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by: Clementine Boehm


Clementine Boehm
GPA 3.83


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Class Notes
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This 8 page Class Notes was uploaded by Clementine Boehm on Tuesday October 13, 2015. The Class Notes belongs to PSYC 2000 at Louisiana State University taught by Lutfi-Proctor in Fall. Since its upload, it has received 16 views. For similar materials see /class/222964/psyc-2000-louisiana-state-university in Psychlogy at Louisiana State University.


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Date Created: 10/13/15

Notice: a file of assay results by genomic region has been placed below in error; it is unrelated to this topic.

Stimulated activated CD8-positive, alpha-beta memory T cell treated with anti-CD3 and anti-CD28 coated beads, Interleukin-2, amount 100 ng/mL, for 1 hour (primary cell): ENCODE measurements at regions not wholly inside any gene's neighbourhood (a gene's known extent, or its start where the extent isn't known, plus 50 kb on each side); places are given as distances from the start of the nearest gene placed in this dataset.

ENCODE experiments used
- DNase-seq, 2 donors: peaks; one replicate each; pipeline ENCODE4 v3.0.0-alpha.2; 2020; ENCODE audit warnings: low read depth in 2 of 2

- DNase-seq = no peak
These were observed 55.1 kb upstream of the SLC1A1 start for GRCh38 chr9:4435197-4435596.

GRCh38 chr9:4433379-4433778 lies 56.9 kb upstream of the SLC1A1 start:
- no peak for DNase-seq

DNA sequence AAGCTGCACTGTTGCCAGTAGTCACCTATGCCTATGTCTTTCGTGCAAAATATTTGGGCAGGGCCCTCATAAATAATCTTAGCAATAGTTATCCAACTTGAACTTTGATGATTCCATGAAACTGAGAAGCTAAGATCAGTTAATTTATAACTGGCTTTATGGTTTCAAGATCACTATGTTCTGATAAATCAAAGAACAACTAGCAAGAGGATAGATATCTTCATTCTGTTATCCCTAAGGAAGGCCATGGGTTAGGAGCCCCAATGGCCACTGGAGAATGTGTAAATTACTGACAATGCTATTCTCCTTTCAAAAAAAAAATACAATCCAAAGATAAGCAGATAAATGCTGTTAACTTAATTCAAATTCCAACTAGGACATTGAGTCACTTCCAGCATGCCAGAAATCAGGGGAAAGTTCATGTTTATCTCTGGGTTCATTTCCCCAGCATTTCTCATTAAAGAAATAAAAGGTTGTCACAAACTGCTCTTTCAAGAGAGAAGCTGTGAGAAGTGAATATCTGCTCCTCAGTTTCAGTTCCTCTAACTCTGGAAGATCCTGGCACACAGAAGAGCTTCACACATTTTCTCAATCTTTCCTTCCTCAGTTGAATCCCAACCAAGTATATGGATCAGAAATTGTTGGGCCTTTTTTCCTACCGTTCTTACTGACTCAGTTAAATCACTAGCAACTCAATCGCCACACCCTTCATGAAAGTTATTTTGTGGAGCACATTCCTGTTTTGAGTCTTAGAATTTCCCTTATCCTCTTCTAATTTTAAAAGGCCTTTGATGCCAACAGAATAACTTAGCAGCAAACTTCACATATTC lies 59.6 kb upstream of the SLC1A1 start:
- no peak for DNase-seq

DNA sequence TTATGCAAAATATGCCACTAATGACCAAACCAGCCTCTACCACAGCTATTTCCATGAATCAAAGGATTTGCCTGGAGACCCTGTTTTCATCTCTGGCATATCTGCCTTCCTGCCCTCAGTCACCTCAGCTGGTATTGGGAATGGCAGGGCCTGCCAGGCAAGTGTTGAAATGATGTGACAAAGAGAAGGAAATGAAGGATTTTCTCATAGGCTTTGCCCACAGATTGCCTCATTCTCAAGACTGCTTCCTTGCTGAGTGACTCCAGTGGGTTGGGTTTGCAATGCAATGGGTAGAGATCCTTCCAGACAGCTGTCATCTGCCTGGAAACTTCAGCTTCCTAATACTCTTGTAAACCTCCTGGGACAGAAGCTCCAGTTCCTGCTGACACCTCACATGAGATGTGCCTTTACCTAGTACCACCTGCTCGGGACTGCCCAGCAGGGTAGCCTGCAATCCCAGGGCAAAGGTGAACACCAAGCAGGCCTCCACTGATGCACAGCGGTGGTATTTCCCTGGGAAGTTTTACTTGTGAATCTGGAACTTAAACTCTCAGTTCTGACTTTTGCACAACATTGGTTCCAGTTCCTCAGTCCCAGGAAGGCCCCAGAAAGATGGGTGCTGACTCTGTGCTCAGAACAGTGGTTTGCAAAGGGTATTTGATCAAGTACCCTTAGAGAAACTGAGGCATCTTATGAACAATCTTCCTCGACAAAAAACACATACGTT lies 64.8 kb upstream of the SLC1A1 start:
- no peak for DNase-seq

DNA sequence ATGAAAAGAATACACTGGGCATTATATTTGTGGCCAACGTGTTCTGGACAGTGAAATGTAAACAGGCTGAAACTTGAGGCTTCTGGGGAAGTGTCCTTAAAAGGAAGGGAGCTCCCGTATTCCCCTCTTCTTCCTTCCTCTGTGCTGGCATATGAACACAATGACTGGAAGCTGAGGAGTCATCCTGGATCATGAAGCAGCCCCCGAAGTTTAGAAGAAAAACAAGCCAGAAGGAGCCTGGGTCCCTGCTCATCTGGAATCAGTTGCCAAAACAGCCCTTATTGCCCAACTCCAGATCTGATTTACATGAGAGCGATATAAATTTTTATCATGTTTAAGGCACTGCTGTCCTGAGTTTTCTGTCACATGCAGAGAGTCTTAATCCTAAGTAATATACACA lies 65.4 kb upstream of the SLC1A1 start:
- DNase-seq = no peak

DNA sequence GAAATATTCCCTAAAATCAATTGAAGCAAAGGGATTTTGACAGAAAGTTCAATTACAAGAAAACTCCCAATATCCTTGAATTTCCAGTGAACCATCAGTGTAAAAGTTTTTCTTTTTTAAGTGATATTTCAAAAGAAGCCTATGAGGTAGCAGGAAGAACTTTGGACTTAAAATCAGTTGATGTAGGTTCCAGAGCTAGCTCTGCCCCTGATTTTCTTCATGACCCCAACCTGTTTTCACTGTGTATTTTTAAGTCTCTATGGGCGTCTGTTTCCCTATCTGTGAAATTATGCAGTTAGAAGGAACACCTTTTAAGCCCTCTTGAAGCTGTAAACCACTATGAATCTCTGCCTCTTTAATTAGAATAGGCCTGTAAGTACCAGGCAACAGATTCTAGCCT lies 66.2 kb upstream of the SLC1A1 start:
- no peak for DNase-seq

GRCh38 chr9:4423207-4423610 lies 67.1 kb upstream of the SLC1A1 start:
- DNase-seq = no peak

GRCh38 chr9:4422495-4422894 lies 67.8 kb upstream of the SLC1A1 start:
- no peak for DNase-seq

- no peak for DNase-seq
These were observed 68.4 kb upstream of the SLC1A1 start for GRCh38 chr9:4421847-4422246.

Chapter 1 Introduction to Psychology Psychology and Its subfield What is psychology Scientific study ofbehavior and mental processes 0 Behavior 0 Mental processes Goals of Psychology Description Explanation Prediction Control Who is a psychologist Psychologist vs Psychiatrist Psychologist identify the problem MD and psychiatrist prescribe medication PHD Areas in Psychology Clinical Developmental Experimental Cognitive Industrial Social Personality Neuropsychology Comparative History of Psychology 0 Philosophers medical doctors physiologist o Entered the realm of sciences approximately 130 years ago Wilhelm Wundt 0 Germany 0 Physiologist attempting to apply scientific principles to the study of human mind Mind made up ofthoughts experiences emotions and other basic elements Could study the mind by objectively observing one39s own thought s Objective introspection Edward Titchener 0 One of Wundts39 Students 0 Cornell University 0 Expanded on Wundts39 ideas to create the viewpoint known as structuralism o Sensations feelings and images r How the mind allows people to adapt live work and play 0 William James 0 Believed it was too early to study consciousness as it is like a ever changing stream Gestalt Psychology Max Wertheimer o Studied sensation and perception 0 These things could not be broken down farther and still be properly understood 0 the whole is greater than the sum of its partsquot 0 Focus on patterns rather than the pieces Other Viewpoints o Psychoanalysis o Sigmand Freud o Behaviorism 0 John B Watson 0 Focus on observable behavior Modern Perspectives o Psychodynamic o unconscious mind and its in uence on conscious behavior 0 Behavioral o Humanistic 0 Free Will and strive for selfactualization Modern Perspectives Cont d Cognitive 0 Memory perception thought processes learning etc Sociocultural o Focuses on the relationship between social behavior and culture Biopsychological o Attributes human and animal behavior to biological events occurring in the body such as genetic in uences hormones and the activity ofthe nervous system Evolutionary o Focuses on the biological bases of universal mental characteristics that all humans share Ch 1 The Science of Psychology The scientific method 1 Develop a question 2 Form a hypothesis 3 Test the hypothesis 4 Come to a conclusion 5 Share the results 6 Replication Hypothesis vs theory Hypothesis testable predication of what happen under certain conditions Theory comprehensive explanation of observable effects Hallmarks of a good theory As few assumptions and as many predictions as possible Should predict new observations Falsifiable makes sufficiently precise predictions that evidence could be found to contradict it Principle of Parsimony preference for simple explanations Empirical or scientific questions 0 Can be tested 0 Who on average is taller men or women 0 Are there other earthlike planets 0 Does music help or hinder us while studying o A matter of proof and evidence not belief Information gathering Validity the extent to which a concept conclusion or measurement is wellfounded and corresponds accurately to the real world Validity External Validity To what extent can the results be generalized to other peopleanimals and situations Internal Validity to what extent is your manipulation causing the effects Ecological Validity how much does the setting approximate a realword setting Naturalistic Observation A careful examination ofwhat many people of nonhuman animals do under more or less natural conditions Advantages Realistic picture ofwhat is occurring in the natural setting Disadvantages o Observer bias 0 Blind observers 0 Each naturalistic setting unique Laboratory Observations Sometimes naturalistic observation is not a practical or feasible option Advantage 0 Great level of control over the situation 0 Use of equipment Disadvantage 0 An artificial settingsituation o Observer bias Case studies An individual is studied in great detail Advantages o Tremendous amount of detail 0 Only way to get certain kinds of information Disadvantages 0 Can39t necessarily apply information to others 0 Observation bias Surveys Series of questions about a topic Advantages 0 Private Information 0 Tremendous amount of data on large group of people Disadvantages o Truthfulness of statements 0 Courtesy bias give you What you want to hear 0 Questions wording and order Gathering information 0 Population the entire group ofindividuals to be considered 0 Sample the small number ofpeople that are studied examined out ofthe larger population 0 Representative sample 0 Random sampling Finding Determining relationships 0 Methods so far provide descriptions 0 Relationships 0 Correlations 0 Experiments Correlations measures the relationship between two or more variables Variables is anything that can change or vary Scores age gender health species light Etc Correlational study a procedure in which investigators measure the correlation between two variables without controlling either ofthem Correlation coefficient a mathematical estimate ofthe relationship between two variables 0 Ranges 1 to 1 Represents two things 1 Direction fa relationship 2 Strength Knowing the value of one vriable allows researches to predict the value ofthe other variable The closer to 1 or 1 the stronger the relationship No correlation 0 Perfect correlation 1 or 1 Positive correlation variables are related in the same direction As one increases the other increase as one decreases the other decreases Negative correlation are related in opposite direction Correlation does not imply causation 0 Does X lead to y 0 Does y lead to x o Is Z causing both X and Y o Spurious correlation Experiment Allows researches to determine the cause of a behavior 0 A study in which the investigator manipulates at least one variable while measuring at least one other variable Variable Independent Variable The item that an experiment changes or controls Dependent variable The item than experimenter measures to determine how it was affected Extraneouscofounding variable These are variables the in uence the outcome of an experiment though they are not variables that are actually of interest Operational definition A definition that specifies the operations used to produce or measure something a way to give it a numerical value 0 Experimental group 0 Control group 0 Random assignment Experiment bias Tendency of an experiment to distort the procedure or results of an experiment based on the expected outcome ofthe study Singleblind study either the observer ofthe participant are unaware of the treatment given Doubleblind study both the observer and participant are unaware of the treatment given Ethics 0 Institutional Review Boards 0 00000000 Animals What does the study have to add to science How does this merit weigh in terms of participants rights Informed decisions Is deception justified Withdrawal at any time Limitation of risk awareness ofthem Debrief Confidential data Correction of negative consequences Why use them They have shorter lives Easier to control can be used in ways people cannot Limitations unnecessary pain or suffering only used in about 7 of all psychological studies